Read together, Colonnade and Biswell "make clear that a warrant may not be constitutionally required when [the Legislature] has reasonably determined that warrantless searches are necessary to further a regulatory scheme and the [governmental] regulatory presence is sufficiently comprehensive and defined that the owner of commercial property cannot help but be aware that his property will be subject to periodic inspections undertaken for specific purposes." Donovan v. Dewey, 452 U.S. 594, 600 (1981). Three factors must be present. "First, the enterprise sought to be inspected must be engaged in a pervasively regulated business. The presence of this factor insures that warrantless inspection will pose only a minimal threat to justifiable expectations of privacy. Second, warrantless inspection must be a crucial part of a regulatory scheme designed to further an urgent [governmental] interest. And third, the inspection must be conducted in accord with a statutorily authorized procedure, itself carefully limited as to time, place, and scope. The presence of this factor guards against the possibility that any inspection right will be abused." Dunlop v. Hertzler Enterprises, Inc., 418 F. Supp. 627, 631-632 (D.N.M. 1976). Accord, State ex rel. Environmental Improvement Agency v. Albuquerque Publishing Co., 91 N.M. 125 (1977), cert. denied, 435 U.S. 956 (1978). See generally 3 W. LaFave, Search and Seizure § 10.2 (1978).

In Commonwealth v. Accaputo, supra at 439 n. 4, we reserved the question whether the pharmaceutical industry is "pervasively regulated" within the meaning of Biswell. In Marshall v. Barlow's, Inc., 436 U.S. 307, 313 (1978), the Court noted that "[t]he element that distinguishes these *381 [pervasively regulated] enterprises from ordinary businesses is a long tradition of close government supervision, of which any person who chooses to enter such a business must already be aware."

In this State, the regulation of pharmacists dates back at least to 1885. See St. 1885, c. 313, establishing the Board of Registration in Pharmacy. The business premises of dispensing pharmacists have been subject to State inspection since 1914. St. 1914, c. 315. In addition to the comprehensive controls imposed by the State Controlled Substances Act, G.L.c. 94C, pharmacists are subject to a variety of Federal regulatory provisions. A number of courts, both State and Federal, have concluded that the pharmaceutical industry meets the Colonnade-Biswell standard of pervasive regulation. See United States v. Jamieson-McKames Pharmaceuticals, Inc., 651 F.2d 532, 537 (8th Cir.1981), petition for cert. filed, 50 U.S.L.W. 3575 (January 19, 1982); United States v. Schiffman, 572 F.2d 1137, 1142 (5th Cir.1978); United States ex rel. Terraciano v. Montanye, 493 F.2d 682, 684 (2d Cir.), cert. denied, 419 U.S. 875 (1974); United States v. Montrom, 345 F. Supp. 1337, 1340 (E.D. Pa. 1972), aff'd without opinion, 480 F.2d 918 (3d Cir.1973); Hosto v. Brickell, 265 Ark. 147, 153 (1979); People v. Curco Drugs, Inc., 76 Misc.2d 222 (Crim. Ct. N.Y. 1973); Poindexter v. State, 545 S.W.2d 798, 800 (Tex. Crim. App. 1977).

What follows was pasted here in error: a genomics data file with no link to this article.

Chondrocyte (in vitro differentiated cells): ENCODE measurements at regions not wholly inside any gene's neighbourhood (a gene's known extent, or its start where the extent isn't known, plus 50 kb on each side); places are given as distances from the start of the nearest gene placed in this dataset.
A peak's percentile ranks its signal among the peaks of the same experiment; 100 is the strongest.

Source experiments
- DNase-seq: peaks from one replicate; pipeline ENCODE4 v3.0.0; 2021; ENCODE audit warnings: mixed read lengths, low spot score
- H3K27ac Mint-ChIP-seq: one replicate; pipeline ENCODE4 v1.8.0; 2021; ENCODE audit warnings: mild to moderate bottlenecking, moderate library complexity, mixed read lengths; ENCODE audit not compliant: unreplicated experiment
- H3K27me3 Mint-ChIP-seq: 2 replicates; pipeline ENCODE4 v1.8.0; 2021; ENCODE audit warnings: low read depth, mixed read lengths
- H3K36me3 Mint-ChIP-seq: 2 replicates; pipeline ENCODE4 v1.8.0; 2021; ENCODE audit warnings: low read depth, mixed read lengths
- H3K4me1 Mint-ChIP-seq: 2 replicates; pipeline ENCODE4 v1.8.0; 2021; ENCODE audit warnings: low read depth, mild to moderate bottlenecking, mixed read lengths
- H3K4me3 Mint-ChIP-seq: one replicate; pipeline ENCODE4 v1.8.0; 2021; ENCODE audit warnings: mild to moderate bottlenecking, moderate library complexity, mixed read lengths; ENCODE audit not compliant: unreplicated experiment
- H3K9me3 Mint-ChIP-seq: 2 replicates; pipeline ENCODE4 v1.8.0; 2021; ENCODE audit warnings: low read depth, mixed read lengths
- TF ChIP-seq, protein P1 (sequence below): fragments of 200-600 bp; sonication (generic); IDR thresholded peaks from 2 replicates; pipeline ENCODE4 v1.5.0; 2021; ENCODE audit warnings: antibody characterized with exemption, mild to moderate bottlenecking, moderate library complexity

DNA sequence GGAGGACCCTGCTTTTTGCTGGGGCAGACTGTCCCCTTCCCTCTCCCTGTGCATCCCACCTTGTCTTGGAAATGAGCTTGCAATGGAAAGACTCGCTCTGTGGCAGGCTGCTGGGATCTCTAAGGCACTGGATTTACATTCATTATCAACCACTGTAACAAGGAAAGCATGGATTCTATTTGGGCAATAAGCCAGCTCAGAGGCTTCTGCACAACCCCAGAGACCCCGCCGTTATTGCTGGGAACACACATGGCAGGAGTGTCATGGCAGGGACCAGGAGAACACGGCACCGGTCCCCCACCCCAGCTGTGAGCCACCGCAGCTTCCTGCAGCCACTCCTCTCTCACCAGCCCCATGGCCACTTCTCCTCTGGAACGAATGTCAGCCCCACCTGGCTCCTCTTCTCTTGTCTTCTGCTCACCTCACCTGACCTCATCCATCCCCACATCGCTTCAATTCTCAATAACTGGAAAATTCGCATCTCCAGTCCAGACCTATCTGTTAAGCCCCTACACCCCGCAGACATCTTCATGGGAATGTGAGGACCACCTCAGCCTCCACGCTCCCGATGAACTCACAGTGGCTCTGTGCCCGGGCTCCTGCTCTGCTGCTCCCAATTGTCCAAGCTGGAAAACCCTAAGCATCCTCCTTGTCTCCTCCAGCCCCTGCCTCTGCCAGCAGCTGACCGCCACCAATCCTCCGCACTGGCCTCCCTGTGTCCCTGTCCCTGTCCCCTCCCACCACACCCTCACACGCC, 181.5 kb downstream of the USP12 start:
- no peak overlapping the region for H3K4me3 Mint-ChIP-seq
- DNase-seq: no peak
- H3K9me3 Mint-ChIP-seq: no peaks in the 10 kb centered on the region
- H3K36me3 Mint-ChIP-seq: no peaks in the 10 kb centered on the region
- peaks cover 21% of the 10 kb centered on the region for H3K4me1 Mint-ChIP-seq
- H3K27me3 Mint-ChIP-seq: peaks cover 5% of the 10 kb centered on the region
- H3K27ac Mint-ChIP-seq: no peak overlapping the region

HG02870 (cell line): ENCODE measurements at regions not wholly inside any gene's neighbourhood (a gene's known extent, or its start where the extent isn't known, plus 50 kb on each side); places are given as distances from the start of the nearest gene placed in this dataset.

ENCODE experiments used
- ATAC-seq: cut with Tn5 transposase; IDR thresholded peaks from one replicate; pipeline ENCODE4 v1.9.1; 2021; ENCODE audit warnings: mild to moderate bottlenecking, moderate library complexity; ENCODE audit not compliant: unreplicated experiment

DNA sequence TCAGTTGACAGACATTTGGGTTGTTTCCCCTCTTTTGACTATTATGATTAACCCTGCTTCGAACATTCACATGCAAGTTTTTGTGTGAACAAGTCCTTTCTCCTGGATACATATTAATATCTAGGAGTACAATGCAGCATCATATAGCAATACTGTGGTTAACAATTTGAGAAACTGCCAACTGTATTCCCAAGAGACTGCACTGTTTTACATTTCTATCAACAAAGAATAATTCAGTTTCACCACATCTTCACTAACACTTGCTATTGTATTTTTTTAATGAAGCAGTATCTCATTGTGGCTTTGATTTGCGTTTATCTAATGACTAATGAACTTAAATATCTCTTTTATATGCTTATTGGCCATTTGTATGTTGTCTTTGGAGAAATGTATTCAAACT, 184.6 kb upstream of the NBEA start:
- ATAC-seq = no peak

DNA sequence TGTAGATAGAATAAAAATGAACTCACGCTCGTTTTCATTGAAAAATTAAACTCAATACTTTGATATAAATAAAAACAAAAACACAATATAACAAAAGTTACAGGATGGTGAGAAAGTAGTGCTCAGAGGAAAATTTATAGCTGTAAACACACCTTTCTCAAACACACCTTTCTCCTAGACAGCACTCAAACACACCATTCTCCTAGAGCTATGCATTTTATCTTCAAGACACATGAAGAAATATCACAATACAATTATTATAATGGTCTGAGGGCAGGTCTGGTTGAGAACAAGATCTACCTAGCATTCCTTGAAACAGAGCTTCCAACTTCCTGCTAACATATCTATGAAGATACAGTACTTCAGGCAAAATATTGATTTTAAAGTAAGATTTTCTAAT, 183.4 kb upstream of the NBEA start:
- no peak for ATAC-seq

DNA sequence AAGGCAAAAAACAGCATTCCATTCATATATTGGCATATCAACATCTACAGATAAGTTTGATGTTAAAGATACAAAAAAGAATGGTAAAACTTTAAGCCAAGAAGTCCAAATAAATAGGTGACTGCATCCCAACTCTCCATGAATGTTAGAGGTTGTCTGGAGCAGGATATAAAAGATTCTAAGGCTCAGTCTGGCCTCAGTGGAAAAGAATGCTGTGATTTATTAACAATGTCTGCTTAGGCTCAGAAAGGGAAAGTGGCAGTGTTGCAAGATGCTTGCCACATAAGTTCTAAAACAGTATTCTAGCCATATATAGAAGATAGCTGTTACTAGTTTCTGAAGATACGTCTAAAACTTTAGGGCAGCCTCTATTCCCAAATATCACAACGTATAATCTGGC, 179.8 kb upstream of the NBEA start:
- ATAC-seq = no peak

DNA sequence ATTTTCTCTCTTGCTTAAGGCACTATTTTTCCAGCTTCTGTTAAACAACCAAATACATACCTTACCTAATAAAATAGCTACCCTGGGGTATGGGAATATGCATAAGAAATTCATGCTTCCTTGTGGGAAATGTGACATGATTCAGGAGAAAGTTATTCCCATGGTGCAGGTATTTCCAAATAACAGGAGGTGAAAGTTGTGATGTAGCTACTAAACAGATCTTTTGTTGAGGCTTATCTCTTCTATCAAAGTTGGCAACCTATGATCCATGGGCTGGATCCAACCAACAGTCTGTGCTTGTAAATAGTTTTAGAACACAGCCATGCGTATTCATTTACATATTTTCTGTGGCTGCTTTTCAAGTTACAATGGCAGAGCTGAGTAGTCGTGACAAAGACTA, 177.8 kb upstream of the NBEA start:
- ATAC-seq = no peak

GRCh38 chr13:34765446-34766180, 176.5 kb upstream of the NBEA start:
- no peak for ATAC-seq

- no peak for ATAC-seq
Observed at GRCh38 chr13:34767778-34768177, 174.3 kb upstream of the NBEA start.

We think the urgency of the State's interest in the inspection of the business premises of pharmacists to be at least as great as the regulatory interests presented by the Colonnade (liquor) and Biswell (firearms) cases. Certainly, the State has a strong interest in a regulatory scheme which enables it to trace the sale and distribution of drugs, thereby deterring illicit usage wherever possible, and facilitating the detection of the sources of those drugs which are used illicitly. Cf. United States v. Biswell, supra at 315-316 (discussing the governmental interest in firearms regulation). We thus conclude that retail pharmacies are properly construed to be part of a "pervasively regulated" industry.

*382 We thus reach the question whether G.L.c. 13, § 25, could be, as the Commonwealth contends, a valid statutory authorization for the kind of inspection challenged here. That the Legislature intended to authorize inspections under this statute is clear from its language alone. This reading finds further support in an opinion of the Attorney General dating back to 1924, which broadly construes the inspection powers of the pharmaceutical board's agents. 7 Op. Att'y Gen. 394, 396 (1924).